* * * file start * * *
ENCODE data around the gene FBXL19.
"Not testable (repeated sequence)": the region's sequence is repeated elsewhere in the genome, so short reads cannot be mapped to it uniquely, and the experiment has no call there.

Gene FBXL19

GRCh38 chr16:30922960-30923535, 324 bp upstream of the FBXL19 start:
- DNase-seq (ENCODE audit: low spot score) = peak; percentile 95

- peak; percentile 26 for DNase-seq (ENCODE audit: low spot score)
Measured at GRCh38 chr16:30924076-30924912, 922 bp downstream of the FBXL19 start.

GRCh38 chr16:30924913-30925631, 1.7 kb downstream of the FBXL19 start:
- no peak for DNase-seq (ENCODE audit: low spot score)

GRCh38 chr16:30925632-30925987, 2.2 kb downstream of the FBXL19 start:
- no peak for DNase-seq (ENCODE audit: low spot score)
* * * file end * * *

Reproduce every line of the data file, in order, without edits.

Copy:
ENCODE data around the gene FBXL19.
"Not testable (repeated sequence)": the region's sequence is repeated elsewhere in the genome, so short reads cannot be mapped to it uniquely, and the experiment has no call there.

Gene FBXL19

GRCh38 chr16:30922960-30923535, 324 bp upstream of the FBXL19 start:
- DNase-seq (ENCODE audit: low spot score) = peak; percentile 95

- peak; percentile 26 for DNase-seq (ENCODE audit: low spot score)
Measured at GRCh38 chr16:30924076-30924912, 922 bp downstream of the FBXL19 start.

GRCh38 chr16:30924913-30925631, 1.7 kb downstream of the FBXL19 start:
- no peak for DNase-seq (ENCODE audit: low spot score)

GRCh38 chr16:30925632-30925987, 2.2 kb downstream of the FBXL19 start:
- no peak for DNase-seq (ENCODE audit: low spot score)